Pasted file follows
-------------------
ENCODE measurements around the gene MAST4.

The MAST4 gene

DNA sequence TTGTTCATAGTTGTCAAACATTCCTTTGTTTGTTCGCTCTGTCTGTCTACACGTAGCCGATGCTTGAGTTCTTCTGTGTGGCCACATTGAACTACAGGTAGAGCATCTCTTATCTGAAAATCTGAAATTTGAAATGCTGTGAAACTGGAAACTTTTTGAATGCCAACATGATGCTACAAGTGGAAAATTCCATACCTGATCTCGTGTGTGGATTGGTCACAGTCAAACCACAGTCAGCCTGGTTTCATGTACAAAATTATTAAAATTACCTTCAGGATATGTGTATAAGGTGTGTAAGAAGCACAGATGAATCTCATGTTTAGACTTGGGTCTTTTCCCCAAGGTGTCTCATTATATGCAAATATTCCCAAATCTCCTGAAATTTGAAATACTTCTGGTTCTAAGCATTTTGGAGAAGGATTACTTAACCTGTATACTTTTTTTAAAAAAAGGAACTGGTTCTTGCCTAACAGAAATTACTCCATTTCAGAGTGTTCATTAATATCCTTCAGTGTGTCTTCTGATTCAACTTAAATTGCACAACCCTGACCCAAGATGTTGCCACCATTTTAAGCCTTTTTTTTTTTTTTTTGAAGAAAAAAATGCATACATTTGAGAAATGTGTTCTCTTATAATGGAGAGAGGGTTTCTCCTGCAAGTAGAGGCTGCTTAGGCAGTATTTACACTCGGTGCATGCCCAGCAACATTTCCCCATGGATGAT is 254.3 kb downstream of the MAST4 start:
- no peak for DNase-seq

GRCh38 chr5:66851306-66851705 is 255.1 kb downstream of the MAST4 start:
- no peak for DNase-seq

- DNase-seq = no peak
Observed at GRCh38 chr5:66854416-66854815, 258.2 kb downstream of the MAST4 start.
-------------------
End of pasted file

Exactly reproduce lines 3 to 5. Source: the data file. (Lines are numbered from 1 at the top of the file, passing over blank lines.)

DNA sequence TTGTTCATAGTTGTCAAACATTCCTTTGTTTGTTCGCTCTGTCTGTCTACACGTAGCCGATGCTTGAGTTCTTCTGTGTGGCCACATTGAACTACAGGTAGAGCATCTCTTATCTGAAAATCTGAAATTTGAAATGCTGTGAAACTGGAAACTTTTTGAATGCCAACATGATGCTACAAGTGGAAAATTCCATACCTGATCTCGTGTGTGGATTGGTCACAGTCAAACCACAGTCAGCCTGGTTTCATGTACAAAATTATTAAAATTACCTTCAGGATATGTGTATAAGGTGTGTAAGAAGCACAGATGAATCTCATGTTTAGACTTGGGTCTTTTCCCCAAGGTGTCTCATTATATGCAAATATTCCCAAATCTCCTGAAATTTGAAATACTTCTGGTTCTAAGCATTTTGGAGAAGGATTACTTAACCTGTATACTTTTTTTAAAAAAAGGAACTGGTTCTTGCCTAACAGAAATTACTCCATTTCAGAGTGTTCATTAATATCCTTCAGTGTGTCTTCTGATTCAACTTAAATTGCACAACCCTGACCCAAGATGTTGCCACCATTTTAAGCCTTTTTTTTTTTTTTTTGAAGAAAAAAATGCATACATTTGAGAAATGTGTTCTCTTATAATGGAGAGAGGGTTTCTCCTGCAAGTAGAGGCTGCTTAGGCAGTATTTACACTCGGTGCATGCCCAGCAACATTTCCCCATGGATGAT is 254.3 kb downstream of the MAST4 start:
- no peak for DNase-seq

GRCh38 chr5:66851306-66851705 is 255.1 kb downstream of the MAST4 start: